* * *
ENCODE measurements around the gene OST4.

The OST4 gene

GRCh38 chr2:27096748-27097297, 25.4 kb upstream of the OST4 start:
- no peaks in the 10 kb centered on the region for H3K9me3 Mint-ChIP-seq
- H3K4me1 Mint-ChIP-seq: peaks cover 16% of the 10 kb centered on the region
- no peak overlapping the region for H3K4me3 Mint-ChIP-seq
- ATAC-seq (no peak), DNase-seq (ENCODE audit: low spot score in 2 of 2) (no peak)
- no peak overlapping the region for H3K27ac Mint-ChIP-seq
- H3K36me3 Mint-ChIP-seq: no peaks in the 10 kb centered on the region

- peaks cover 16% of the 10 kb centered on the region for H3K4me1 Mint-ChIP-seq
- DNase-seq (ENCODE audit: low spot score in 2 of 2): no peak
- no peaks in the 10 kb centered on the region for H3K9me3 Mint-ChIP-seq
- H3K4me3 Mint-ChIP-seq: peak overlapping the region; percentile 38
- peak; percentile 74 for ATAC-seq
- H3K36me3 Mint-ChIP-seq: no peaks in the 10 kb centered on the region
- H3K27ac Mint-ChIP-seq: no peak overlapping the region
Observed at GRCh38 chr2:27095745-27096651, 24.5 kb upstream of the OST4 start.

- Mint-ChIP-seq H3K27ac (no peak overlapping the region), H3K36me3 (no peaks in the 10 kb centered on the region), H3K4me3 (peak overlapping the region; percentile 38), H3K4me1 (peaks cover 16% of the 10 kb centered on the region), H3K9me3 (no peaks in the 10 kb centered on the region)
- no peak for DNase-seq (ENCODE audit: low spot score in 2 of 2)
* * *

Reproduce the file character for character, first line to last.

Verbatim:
ENCODE measurements around the gene OST4.

The OST4 gene

GRCh38 chr2:27096748-27097297, 25.4 kb upstream of the OST4 start:
- no peaks in the 10 kb centered on the region for H3K9me3 Mint-ChIP-seq
- H3K4me1 Mint-ChIP-seq: peaks cover 16% of the 10 kb centered on the region
- no peak overlapping the region for H3K4me3 Mint-ChIP-seq
- ATAC-seq (no peak), DNase-seq (ENCODE audit: low spot score in 2 of 2) (no peak)
- no peak overlapping the region for H3K27ac Mint-ChIP-seq
- H3K36me3 Mint-ChIP-seq: no peaks in the 10 kb centered on the region

- peaks cover 16% of the 10 kb centered on the region for H3K4me1 Mint-ChIP-seq
- DNase-seq (ENCODE audit: low spot score in 2 of 2): no peak
- no peaks in the 10 kb centered on the region for H3K9me3 Mint-ChIP-seq
- H3K4me3 Mint-ChIP-seq: peak overlapping the region; percentile 38
- peak; percentile 74 for ATAC-seq
- H3K36me3 Mint-ChIP-seq: no peaks in the 10 kb centered on the region
- H3K27ac Mint-ChIP-seq: no peak overlapping the region
Observed at GRCh38 chr2:27095745-27096651, 24.5 kb upstream of the OST4 start.

- Mint-ChIP-seq H3K27ac (no peak overlapping the region), H3K36me3 (no peaks in the 10 kb centered on the region), H3K4me3 (peak overlapping the region; percentile 38), H3K4me1 (peaks cover 16% of the 10 kb centered on the region), H3K9me3 (no peaks in the 10 kb centered on the region)
- no peak for DNase-seq (ENCODE audit: low spot score in 2 of 2)